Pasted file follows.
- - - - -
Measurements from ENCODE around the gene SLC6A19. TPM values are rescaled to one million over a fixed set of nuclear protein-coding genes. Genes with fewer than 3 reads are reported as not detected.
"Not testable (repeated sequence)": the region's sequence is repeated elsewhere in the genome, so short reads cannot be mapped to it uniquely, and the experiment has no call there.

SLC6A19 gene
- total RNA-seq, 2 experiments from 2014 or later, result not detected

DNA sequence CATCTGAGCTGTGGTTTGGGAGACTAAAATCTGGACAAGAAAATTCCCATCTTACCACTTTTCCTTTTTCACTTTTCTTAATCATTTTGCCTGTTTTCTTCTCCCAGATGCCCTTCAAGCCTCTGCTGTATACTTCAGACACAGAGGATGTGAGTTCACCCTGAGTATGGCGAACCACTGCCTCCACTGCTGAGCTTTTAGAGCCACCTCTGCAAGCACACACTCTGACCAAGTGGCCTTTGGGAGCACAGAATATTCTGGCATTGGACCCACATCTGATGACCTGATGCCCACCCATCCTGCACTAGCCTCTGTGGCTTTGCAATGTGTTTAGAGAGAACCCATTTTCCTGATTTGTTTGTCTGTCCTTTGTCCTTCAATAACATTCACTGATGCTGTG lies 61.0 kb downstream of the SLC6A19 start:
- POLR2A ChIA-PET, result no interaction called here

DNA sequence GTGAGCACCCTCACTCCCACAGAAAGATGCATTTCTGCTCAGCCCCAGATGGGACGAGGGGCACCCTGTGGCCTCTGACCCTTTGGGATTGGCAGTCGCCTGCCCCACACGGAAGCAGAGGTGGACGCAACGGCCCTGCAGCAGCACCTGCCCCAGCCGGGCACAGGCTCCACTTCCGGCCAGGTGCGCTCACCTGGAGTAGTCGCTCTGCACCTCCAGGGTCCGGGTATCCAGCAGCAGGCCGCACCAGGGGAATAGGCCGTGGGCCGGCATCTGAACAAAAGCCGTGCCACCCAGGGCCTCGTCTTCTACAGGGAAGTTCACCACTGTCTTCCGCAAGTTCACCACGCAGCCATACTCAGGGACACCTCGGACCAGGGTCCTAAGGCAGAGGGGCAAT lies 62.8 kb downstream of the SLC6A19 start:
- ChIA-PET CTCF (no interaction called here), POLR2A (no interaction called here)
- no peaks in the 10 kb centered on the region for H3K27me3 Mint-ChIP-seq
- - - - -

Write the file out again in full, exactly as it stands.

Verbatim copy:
Measurements from ENCODE around the gene SLC6A19. TPM values are rescaled to one million over a fixed set of nuclear protein-coding genes. Genes with fewer than 3 reads are reported as not detected.
"Not testable (repeated sequence)": the region's sequence is repeated elsewhere in the genome, so short reads cannot be mapped to it uniquely, and the experiment has no call there.

SLC6A19 gene
- total RNA-seq, 2 experiments from 2014 or later, result not detected

DNA sequence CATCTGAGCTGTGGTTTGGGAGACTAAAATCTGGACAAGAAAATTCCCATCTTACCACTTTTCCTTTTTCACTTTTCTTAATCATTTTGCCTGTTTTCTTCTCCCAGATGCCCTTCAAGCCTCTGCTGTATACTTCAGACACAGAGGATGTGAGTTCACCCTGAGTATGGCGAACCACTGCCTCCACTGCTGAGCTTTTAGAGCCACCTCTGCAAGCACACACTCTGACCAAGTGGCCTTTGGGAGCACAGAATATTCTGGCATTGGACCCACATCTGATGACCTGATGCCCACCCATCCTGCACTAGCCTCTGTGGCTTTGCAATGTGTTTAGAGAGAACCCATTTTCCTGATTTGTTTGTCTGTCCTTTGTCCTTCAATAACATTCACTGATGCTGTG lies 61.0 kb downstream of the SLC6A19 start:
- POLR2A ChIA-PET, result no interaction called here

DNA sequence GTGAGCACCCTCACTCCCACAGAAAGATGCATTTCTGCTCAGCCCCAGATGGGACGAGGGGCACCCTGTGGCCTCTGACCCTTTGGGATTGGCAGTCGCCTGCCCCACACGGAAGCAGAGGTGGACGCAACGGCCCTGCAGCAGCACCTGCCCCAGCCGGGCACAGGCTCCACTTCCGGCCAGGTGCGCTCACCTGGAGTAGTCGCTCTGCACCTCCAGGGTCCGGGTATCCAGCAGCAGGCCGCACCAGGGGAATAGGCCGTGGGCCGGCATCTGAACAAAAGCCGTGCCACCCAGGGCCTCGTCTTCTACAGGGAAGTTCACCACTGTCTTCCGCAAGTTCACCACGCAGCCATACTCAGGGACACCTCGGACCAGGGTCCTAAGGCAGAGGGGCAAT lies 62.8 kb downstream of the SLC6A19 start:
- ChIA-PET CTCF (no interaction called here), POLR2A (no interaction called here)
- no peaks in the 10 kb centered on the region for H3K27me3 Mint-ChIP-seq